Where and how Cuban ice-cream sandwiches began is a mystery even at Tío Colo Bocaditos de Helado, the Hialeah shop that pumps out hundreds a day.
"It's an older thing, I think, from before the revolution," says Rosali Verdecia, age 23, who along with her husband, Jose Hernandez, opened the place in 2008. Legions of gray-haired customers have been shocked to find the $2 treats with mamey or Malta ice cream between two soft, sugary cookies crusted with sugar, she adds.
Of course, bocaditos de helado are also available in supermarkets, though the cookies are stale and the ice cream is bland and limited in flavors, according to Noel Carpena, who swings between extolling Tío Colo's ice-cream sandwiches and trying to sell me cologne.
"This is the only place to get them," he says.
Hernandez and Verdecia opened the place in 2008, naming it for Hernandez's grandfather. They use Valentini ice cream from a Medley producer that offers an array of flavors loved among Cubans. There's almond, guava, and the eggnog-like mantecado. The cookie recipe comes from Hernandez's mother. It's little more than flour, water, and sugar dough that's baked in large sheets. Ice cream is then laid out and another sheet is placed on top. Pans are frozen, sliced, and wrapped in wax paper.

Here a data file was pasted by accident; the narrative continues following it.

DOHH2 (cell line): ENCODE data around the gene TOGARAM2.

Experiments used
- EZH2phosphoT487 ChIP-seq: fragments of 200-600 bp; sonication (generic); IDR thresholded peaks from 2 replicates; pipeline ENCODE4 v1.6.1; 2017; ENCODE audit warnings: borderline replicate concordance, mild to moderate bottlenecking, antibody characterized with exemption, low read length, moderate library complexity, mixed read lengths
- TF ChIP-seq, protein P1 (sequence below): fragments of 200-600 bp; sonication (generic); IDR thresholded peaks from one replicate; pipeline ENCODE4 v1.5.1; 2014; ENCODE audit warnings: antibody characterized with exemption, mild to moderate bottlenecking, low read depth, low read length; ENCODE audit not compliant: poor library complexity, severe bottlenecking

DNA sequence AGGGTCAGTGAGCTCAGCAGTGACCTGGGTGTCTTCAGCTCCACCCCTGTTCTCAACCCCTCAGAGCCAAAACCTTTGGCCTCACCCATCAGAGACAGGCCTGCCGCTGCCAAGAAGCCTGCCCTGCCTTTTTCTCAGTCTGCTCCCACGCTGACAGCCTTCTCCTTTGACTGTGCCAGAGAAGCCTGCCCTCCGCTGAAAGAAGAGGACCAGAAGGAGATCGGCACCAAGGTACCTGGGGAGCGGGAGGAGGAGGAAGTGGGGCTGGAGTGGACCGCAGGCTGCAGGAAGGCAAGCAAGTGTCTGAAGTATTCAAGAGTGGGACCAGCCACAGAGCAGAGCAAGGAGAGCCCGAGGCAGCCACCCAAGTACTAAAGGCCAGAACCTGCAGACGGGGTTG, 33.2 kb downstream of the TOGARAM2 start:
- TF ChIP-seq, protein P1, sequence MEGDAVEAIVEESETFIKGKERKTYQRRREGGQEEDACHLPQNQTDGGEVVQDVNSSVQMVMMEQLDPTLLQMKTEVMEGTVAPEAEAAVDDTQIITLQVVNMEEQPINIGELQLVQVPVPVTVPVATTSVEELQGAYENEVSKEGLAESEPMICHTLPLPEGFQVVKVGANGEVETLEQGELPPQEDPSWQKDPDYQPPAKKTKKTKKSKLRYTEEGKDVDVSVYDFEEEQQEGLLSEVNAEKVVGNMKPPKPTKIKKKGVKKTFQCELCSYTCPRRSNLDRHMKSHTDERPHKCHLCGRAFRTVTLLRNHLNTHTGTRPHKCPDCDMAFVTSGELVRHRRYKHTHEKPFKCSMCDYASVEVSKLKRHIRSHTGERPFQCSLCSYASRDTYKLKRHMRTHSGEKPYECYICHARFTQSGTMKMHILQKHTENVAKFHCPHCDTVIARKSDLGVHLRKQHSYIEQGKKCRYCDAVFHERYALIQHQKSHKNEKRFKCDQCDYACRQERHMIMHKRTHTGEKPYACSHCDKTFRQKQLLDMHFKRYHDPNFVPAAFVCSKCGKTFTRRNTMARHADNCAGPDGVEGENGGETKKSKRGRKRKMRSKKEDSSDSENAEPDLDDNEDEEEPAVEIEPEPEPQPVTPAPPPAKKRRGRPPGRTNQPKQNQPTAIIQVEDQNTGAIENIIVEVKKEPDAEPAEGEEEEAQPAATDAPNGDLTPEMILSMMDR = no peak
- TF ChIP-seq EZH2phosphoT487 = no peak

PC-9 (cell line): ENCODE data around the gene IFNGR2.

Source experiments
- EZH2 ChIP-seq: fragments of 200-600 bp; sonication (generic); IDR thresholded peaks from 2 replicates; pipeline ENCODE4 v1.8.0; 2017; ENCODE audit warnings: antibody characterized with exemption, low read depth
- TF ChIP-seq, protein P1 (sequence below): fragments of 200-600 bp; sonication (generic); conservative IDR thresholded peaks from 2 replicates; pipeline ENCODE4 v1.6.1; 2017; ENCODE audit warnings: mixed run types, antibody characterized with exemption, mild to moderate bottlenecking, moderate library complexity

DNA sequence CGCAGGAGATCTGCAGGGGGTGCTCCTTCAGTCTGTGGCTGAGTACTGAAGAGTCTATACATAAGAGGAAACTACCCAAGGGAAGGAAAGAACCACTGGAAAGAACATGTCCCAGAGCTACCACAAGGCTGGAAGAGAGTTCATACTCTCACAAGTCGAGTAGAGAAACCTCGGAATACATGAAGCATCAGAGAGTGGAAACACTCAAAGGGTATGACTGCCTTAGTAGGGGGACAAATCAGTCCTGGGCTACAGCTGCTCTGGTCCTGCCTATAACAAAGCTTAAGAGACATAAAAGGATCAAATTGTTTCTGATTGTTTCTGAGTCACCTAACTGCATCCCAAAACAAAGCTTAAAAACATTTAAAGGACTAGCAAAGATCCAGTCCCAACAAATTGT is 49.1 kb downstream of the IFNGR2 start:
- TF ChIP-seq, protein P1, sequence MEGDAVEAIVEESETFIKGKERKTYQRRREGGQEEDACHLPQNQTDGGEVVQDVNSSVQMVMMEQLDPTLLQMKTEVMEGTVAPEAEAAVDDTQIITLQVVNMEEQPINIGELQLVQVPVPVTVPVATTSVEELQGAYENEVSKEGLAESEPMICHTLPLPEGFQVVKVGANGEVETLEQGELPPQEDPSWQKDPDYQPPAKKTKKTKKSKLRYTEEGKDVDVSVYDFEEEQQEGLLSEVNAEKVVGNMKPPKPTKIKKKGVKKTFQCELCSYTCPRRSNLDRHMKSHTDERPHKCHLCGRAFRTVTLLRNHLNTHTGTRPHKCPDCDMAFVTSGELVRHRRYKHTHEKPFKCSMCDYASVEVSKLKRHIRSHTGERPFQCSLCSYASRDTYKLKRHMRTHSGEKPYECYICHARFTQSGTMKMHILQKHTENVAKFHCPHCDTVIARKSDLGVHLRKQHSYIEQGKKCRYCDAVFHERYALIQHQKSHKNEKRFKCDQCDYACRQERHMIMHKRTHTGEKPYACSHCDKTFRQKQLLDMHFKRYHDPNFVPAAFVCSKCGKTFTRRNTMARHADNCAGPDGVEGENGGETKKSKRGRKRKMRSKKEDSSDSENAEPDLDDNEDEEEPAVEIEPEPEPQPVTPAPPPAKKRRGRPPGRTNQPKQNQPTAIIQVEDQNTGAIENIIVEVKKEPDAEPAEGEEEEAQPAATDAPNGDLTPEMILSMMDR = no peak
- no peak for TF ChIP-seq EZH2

"The only secret is to do them fresh every day," Verdecia says.
But all of that might change. The young couple struck a deal with Publix, Winn-Dixie, and Sedano's to stack their freezers with bocaditos. The small shop, adorned with no more than a few freezers and high-top tables, is expanding and preparing to ramp up production.
However, once that happens, the shop, hidden in a nondescript mall that backs up to a highway, will still be the best place to find a barely hours-old bocadito.
Tío Colo Bocaditos de Helado is located at 8051 W. 24th Ave. in Hialeah. It's open daily from 10:30 a.m. to 7 p.m. Call 786-515-3562.
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